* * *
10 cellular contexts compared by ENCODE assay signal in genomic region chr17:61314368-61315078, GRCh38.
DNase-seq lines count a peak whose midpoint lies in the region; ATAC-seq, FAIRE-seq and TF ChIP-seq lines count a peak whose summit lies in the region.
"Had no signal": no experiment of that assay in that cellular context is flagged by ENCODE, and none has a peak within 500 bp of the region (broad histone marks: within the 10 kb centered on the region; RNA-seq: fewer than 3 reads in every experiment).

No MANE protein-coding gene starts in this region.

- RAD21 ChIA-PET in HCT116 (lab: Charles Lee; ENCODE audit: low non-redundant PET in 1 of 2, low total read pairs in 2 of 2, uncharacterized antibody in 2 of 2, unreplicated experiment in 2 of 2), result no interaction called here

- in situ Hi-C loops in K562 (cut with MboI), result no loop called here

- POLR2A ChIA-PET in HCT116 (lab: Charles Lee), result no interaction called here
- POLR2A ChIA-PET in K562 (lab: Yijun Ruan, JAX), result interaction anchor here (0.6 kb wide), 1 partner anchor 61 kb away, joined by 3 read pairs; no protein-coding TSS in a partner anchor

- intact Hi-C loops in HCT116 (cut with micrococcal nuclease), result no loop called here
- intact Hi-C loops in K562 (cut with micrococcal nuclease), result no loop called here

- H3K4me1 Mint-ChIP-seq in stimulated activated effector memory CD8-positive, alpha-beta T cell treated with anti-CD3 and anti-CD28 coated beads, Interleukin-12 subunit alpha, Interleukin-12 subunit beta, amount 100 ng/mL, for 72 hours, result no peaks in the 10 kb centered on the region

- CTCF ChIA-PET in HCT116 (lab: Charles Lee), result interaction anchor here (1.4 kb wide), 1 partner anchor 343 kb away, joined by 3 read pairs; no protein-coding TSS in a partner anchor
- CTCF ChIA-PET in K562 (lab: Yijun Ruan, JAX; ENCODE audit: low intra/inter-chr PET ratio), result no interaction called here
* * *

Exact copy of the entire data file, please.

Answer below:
10 cellular contexts compared by ENCODE assay signal in genomic region chr17:61314368-61315078, GRCh38.
DNase-seq lines count a peak whose midpoint lies in the region; ATAC-seq, FAIRE-seq and TF ChIP-seq lines count a peak whose summit lies in the region.
"Had no signal": no experiment of that assay in that cellular context is flagged by ENCODE, and none has a peak within 500 bp of the region (broad histone marks: within the 10 kb centered on the region; RNA-seq: fewer than 3 reads in every experiment).

No MANE protein-coding gene starts in this region.

- RAD21 ChIA-PET in HCT116 (lab: Charles Lee; ENCODE audit: low non-redundant PET in 1 of 2, low total read pairs in 2 of 2, uncharacterized antibody in 2 of 2, unreplicated experiment in 2 of 2), result no interaction called here

- in situ Hi-C loops in K562 (cut with MboI), result no loop called here

- POLR2A ChIA-PET in HCT116 (lab: Charles Lee), result no interaction called here
- POLR2A ChIA-PET in K562 (lab: Yijun Ruan, JAX), result interaction anchor here (0.6 kb wide), 1 partner anchor 61 kb away, joined by 3 read pairs; no protein-coding TSS in a partner anchor

- intact Hi-C loops in HCT116 (cut with micrococcal nuclease), result no loop called here
- intact Hi-C loops in K562 (cut with micrococcal nuclease), result no loop called here

- H3K4me1 Mint-ChIP-seq in stimulated activated effector memory CD8-positive, alpha-beta T cell treated with anti-CD3 and anti-CD28 coated beads, Interleukin-12 subunit alpha, Interleukin-12 subunit beta, amount 100 ng/mL, for 72 hours, result no peaks in the 10 kb centered on the region

- CTCF ChIA-PET in HCT116 (lab: Charles Lee), result interaction anchor here (1.4 kb wide), 1 partner anchor 343 kb away, joined by 3 read pairs; no protein-coding TSS in a partner anchor
- CTCF ChIA-PET in K562 (lab: Yijun Ruan, JAX; ENCODE audit: low intra/inter-chr PET ratio), result no interaction called here